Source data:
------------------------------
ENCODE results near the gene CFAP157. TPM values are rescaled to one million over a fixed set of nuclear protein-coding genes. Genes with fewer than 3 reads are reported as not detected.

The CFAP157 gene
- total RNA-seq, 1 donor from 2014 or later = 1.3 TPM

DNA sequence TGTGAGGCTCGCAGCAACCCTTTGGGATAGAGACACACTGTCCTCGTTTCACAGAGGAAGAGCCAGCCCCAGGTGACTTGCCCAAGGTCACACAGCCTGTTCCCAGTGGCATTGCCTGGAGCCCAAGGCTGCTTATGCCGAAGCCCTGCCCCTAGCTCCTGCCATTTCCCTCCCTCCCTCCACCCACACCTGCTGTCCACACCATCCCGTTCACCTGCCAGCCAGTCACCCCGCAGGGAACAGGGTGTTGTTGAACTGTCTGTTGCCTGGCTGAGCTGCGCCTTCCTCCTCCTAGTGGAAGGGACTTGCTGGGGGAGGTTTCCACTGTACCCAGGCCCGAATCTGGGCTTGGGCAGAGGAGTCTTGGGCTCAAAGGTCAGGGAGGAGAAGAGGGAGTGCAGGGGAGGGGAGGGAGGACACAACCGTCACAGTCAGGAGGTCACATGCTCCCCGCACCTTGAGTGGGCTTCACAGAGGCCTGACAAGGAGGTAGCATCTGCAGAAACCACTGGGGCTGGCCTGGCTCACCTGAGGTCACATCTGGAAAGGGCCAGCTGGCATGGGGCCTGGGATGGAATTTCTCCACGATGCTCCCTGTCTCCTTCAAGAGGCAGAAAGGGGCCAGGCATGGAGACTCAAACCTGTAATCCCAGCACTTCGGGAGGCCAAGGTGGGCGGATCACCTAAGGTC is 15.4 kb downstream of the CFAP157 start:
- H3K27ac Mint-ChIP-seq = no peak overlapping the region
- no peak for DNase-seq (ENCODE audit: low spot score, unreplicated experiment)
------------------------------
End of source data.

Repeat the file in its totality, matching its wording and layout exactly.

ENCODE results near the gene CFAP157. TPM values are rescaled to one million over a fixed set of nuclear protein-coding genes. Genes with fewer than 3 reads are reported as not detected.

The CFAP157 gene
- total RNA-seq, 1 donor from 2014 or later = 1.3 TPM

DNA sequence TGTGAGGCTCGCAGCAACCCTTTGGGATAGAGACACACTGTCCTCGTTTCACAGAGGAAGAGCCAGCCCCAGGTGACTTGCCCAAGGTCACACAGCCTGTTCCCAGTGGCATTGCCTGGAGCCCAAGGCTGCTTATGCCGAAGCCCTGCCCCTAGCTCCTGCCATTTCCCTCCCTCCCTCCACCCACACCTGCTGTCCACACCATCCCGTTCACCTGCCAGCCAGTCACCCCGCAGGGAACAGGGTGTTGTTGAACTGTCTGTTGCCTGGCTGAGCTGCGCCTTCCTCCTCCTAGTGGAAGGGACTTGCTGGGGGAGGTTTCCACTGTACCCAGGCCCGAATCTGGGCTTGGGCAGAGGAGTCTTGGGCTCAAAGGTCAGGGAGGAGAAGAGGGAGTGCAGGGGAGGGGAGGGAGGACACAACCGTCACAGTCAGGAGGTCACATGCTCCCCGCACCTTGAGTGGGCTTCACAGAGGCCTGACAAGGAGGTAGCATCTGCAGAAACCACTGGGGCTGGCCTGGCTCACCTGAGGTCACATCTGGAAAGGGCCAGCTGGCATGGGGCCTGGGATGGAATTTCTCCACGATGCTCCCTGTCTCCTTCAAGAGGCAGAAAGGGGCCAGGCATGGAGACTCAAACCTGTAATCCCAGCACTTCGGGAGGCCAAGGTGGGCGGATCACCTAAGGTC is 15.4 kb downstream of the CFAP157 start:
- H3K27ac Mint-ChIP-seq = no peak overlapping the region
- no peak for DNase-seq (ENCODE audit: low spot score, unreplicated experiment)